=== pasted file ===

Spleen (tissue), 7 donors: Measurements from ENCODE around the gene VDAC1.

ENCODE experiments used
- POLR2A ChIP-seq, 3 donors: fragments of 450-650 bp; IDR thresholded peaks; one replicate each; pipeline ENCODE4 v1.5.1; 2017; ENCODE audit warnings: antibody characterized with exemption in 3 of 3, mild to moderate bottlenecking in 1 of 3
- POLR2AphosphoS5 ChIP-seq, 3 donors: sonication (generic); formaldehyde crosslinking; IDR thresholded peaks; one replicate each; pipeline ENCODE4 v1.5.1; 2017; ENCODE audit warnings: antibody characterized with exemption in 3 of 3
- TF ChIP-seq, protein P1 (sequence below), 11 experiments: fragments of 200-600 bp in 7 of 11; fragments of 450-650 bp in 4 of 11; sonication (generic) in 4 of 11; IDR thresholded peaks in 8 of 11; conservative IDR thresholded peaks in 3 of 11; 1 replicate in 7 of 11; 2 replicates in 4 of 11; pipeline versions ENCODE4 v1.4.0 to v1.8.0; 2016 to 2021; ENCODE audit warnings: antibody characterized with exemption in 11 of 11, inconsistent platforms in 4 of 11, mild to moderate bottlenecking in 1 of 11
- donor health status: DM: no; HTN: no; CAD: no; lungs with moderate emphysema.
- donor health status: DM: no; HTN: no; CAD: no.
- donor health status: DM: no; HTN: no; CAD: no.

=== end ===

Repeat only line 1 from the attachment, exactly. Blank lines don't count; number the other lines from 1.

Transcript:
Spleen (tissue), 7 donors: Measurements from ENCODE around the gene VDAC1.